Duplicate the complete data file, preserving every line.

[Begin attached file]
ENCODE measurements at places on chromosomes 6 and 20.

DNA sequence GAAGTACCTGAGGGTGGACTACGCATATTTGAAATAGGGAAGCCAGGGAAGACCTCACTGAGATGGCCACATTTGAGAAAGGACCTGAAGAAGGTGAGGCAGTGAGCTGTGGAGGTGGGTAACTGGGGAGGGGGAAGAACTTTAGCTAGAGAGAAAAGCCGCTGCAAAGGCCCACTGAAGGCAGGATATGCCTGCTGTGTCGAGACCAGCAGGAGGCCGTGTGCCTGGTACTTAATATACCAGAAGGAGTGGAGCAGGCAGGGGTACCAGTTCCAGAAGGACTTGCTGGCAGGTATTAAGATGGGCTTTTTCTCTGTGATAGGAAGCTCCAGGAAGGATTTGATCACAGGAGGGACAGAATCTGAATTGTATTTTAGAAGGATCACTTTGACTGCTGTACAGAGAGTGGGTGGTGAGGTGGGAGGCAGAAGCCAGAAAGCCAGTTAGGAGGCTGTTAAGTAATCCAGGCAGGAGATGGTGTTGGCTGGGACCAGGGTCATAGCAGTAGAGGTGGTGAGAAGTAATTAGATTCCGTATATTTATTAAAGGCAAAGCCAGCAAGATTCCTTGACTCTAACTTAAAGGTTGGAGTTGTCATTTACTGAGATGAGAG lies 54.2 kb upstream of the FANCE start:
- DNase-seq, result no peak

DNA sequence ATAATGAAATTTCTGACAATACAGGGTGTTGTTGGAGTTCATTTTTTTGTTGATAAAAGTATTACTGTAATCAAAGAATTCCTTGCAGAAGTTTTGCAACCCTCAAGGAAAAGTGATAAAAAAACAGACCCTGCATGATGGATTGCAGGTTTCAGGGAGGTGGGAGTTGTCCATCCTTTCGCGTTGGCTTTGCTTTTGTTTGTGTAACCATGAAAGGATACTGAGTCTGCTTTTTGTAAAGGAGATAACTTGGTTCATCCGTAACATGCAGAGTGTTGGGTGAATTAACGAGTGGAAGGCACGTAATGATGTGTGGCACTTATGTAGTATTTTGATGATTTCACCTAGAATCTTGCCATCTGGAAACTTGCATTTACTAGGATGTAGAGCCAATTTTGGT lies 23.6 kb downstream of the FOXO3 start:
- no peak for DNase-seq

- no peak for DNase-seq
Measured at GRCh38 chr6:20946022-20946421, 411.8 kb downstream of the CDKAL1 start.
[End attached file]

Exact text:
ENCODE measurements at places on chromosomes 6 and 20.

DNA sequence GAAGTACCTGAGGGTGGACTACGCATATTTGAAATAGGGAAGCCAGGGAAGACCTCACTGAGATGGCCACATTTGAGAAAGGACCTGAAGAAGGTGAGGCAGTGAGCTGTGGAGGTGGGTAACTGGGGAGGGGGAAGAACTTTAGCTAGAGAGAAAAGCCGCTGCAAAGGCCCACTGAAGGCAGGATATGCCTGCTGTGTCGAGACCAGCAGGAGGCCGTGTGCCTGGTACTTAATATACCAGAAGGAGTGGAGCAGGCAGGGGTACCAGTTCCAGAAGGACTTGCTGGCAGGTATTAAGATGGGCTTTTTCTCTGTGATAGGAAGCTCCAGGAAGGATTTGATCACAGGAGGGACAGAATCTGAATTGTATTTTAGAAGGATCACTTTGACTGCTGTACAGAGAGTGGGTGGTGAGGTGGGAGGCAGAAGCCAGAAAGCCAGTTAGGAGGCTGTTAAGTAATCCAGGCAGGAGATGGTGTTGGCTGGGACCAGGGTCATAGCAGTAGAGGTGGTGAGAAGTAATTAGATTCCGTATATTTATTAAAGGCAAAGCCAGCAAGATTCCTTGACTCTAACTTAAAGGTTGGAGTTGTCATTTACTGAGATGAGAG lies 54.2 kb upstream of the FANCE start:
- DNase-seq, result no peak

DNA sequence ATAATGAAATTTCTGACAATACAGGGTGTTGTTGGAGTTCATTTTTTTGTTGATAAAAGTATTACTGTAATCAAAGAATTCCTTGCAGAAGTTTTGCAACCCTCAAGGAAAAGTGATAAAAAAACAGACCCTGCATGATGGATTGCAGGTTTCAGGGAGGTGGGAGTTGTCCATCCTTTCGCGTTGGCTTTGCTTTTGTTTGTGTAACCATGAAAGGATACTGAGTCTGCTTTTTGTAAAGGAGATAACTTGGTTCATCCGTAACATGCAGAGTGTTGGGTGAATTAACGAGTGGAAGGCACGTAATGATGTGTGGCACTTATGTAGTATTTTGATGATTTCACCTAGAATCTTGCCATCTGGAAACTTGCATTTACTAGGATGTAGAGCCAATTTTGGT lies 23.6 kb downstream of the FOXO3 start:
- no peak for DNase-seq

- no peak for DNase-seq
Measured at GRCh38 chr6:20946022-20946421, 411.8 kb downstream of the CDKAL1 start.